Bugs from mainly Mexico and South America are dried out before they are ground and used in the milky-based Frappuccino drink.
As stomach-turning as it may sound, the ingredient is in fact harmless. Commonly used to help liven up the dull hues of jams, meats, cheese, baked goods, alcoholic drinks and more, cochineal extract has been used as a coloring agent in food and drinks for centuries.
It has been deemed safe by the US Food and Drug Administration.
The pink color of Starbucks’ Strawberry Frappucino is thanks to crushed up insects
Starbucks said it had decided to use cochineal extract to help limit the use of artificial ingredients in its products.
“At Starbucks, we strive to carry products that meet a variety of dietary lifestyles and needs,” the statement read.
“While the strawberry base isn’t a vegan product, it helps us move away from artificial dyes.”
But the all-natural matter is not entirely free of health risks.
The World Health Organization has found that cochineal extract may cause asthma in some people. Others may see an allergic reaction.
Vegan fans may not be happy with its inclusion either. ThisDishIsVegetarian.com, an animal rights and eco-friendly news site, labels the extract non-vegan.
Many of New York’ Starbucks stores employees are in open revolt after being forced to clean messes in bathrooms that have become the city’s de-facto public toilets.
An angry Starbucks employee wrote on the StarbucksGossip blog:
“I have personally cleaned up almost every humanly fluid and plenty that didn’t seem human.”
As a result, managers at some New York Starbucks stores locked bathrooms and put up “Employees Only” signs so the public could no longer used them.
Bosses from the Seattle company visited at least two of the coffee chain’s shops in Manhattan, and ordered managers to re-open the restrooms, the New York Times reported.
This doesn’t solve the complaint that lines of New Yorkers and tourists that cycle in and out of Starbucks bathrooms bring a host of nuisances, along with their full bladders.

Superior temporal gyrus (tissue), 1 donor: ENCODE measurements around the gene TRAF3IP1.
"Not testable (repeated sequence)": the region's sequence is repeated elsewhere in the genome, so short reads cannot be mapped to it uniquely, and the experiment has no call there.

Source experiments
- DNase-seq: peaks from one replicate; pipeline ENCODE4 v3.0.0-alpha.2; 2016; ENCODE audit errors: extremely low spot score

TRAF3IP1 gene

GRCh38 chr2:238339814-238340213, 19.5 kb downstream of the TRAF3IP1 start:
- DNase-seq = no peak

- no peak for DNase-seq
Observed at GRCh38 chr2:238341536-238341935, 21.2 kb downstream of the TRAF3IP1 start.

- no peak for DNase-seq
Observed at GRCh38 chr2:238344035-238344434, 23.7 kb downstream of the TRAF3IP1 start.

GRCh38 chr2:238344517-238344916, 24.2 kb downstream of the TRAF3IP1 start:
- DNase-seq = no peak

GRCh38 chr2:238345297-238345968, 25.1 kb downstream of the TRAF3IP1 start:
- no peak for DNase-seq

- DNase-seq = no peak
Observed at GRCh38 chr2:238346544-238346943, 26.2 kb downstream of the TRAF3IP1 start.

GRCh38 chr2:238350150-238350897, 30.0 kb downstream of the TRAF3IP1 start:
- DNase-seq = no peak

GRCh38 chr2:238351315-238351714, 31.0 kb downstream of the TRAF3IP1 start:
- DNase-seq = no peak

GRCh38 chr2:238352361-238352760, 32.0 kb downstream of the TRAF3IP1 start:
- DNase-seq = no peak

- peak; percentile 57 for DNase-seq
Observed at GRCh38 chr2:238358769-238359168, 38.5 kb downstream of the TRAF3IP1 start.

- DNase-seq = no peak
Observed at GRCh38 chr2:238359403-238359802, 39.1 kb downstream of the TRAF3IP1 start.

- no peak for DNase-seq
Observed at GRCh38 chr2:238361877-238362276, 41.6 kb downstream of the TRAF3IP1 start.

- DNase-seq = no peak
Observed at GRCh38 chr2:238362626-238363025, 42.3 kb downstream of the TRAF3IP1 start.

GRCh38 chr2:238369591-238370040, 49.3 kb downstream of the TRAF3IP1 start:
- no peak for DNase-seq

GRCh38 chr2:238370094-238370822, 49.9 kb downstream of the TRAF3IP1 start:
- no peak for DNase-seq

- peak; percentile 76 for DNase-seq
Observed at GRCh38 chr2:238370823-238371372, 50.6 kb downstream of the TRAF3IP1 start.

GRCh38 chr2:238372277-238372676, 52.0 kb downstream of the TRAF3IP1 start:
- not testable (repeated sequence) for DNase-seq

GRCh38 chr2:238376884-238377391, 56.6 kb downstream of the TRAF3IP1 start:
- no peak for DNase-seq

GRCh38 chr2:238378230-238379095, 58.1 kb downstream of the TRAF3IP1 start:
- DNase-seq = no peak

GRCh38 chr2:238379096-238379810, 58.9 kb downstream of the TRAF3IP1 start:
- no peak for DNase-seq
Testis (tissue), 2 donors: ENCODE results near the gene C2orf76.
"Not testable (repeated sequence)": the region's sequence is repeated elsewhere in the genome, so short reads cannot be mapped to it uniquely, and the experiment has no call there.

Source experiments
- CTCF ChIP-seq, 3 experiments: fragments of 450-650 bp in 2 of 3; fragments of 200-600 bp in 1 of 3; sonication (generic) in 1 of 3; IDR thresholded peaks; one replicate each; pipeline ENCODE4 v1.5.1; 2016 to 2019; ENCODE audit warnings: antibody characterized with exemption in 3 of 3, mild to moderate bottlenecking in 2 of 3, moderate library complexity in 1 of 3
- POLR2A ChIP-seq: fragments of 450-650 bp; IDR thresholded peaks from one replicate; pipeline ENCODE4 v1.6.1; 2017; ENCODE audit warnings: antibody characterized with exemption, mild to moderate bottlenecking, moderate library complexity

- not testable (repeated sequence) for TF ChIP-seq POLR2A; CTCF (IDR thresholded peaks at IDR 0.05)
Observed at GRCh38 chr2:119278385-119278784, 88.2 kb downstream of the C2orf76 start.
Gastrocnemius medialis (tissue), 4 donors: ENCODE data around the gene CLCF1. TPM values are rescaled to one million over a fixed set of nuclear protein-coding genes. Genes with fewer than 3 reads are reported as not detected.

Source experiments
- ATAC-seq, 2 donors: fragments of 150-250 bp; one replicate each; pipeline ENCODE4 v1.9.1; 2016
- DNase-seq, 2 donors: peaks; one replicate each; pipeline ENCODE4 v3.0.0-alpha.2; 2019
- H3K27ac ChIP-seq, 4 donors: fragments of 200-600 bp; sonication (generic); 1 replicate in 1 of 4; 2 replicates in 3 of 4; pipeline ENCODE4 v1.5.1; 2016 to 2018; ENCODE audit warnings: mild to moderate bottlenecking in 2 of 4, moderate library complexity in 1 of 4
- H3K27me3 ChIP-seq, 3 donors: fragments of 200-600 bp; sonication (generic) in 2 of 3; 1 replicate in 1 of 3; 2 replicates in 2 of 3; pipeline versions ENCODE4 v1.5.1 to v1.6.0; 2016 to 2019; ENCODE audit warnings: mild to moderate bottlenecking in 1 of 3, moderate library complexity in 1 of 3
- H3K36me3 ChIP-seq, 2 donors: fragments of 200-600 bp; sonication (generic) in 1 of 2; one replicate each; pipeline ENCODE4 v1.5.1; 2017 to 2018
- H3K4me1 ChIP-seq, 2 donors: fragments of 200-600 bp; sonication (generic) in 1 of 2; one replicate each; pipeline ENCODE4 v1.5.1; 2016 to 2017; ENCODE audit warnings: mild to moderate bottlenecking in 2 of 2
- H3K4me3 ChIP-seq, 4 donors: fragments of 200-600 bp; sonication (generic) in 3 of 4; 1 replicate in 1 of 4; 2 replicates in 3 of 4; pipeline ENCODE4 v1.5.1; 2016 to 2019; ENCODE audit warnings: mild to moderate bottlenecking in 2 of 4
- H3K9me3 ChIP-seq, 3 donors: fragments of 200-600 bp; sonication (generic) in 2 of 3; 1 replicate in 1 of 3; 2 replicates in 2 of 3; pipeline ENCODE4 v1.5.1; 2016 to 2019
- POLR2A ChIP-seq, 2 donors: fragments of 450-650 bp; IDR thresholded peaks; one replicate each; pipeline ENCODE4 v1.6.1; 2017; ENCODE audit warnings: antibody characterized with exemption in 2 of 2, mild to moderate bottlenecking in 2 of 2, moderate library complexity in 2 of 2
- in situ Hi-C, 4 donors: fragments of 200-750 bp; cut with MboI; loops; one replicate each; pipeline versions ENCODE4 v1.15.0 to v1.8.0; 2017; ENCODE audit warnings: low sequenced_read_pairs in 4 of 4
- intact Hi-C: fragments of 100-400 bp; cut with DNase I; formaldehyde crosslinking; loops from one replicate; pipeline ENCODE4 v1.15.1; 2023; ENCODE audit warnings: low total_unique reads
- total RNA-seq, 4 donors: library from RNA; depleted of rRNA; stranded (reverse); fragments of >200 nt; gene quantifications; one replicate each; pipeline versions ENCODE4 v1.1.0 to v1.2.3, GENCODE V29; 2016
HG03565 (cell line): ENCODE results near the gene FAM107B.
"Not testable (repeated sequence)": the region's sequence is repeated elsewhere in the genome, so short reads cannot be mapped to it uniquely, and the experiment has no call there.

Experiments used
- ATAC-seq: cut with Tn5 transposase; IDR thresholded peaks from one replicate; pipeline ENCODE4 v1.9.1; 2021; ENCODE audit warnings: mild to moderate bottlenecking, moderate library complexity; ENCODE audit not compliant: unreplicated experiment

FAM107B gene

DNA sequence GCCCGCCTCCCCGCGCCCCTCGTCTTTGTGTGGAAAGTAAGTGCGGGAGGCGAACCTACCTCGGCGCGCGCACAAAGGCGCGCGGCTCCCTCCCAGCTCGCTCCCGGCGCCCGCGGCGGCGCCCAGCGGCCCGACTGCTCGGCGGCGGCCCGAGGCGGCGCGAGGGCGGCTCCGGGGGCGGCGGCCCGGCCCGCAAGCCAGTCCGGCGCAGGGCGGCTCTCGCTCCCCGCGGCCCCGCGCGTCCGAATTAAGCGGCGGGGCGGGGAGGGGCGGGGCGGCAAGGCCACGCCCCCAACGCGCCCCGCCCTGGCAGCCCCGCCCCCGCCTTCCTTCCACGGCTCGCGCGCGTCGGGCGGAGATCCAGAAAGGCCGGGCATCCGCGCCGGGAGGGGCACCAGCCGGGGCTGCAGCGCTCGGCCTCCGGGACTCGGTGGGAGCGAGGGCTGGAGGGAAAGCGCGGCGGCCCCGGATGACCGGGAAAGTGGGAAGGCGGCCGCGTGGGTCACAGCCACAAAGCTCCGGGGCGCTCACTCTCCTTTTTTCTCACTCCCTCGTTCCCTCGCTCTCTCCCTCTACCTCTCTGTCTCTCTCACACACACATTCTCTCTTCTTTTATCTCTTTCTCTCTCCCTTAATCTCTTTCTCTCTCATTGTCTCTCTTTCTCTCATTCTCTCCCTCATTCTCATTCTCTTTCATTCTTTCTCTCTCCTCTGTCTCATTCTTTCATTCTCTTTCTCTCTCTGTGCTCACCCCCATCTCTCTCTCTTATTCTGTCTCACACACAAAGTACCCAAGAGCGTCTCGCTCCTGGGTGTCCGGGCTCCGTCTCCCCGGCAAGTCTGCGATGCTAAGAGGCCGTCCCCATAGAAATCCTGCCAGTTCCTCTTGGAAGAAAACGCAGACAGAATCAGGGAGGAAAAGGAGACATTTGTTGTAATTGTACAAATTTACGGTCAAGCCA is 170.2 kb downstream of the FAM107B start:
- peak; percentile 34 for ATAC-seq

Many of New York' Starbucks stores employees are in open revolt after being forced to clean messes in bathrooms that have become the city's de-facto public toilets
“I am continually amazed by what people will do when given a few square feet of privacy,” an anonymous barista said on the StarbuckGossip blog.
“Why do you want to have sex in a bathroom? I think the toilet would be kind of a mood killer.”
Current and former Starbucks employees reported homeless people who use the bathrooms as their own personal showers.
An anonymous New Yorker calling himself “Mister PeePee” has vowed to pleasure himself in every Starbucks bathroom in the city and rate the experience.
Starbucks coffee shops are some of the few stores in New York that don’t sport a form of a “bathrooms are for customers only” sign. Even some tourist manuals recommend Starbucks for a convenient place for visitors to empty their bladders.
New York has only 20 paid, public toilets. By contrast, Starbucks has 109 stores in Manhtattan alone.
Jesus Diaz, an assistant shift manager at the store at 87th Street and Lexington Avenue, told the New York Times employees don’t necessarily appreciate the chain’s status as a public convenience.
“Starbucks is definitely New York’s public bathroom,” Jesus Diaz said.
“It’s a little too much.”
Starbucks came in for criticism from New Yorkers after a New York Post report last week that quoted an unnamed company source saying: “Starbucks cannot be the public bathroom in the city anymore.”
Starbucks officials denied the New York Post report, saying: “We’re not closing public bathrooms at all.”
In response, corporate managers swooped in and re-opened several bathrooms, including the one at 45th Street near Avenue of the Americas that had been marked “Employees Only”, according to the New York Times.
At that store, the bathroom door has a bare spot where the sign was clearly removed.
“I have to use the bathroom, too — and we’re selling coffee!” Matthew Shakespeare, a shift supervisor, told the Times.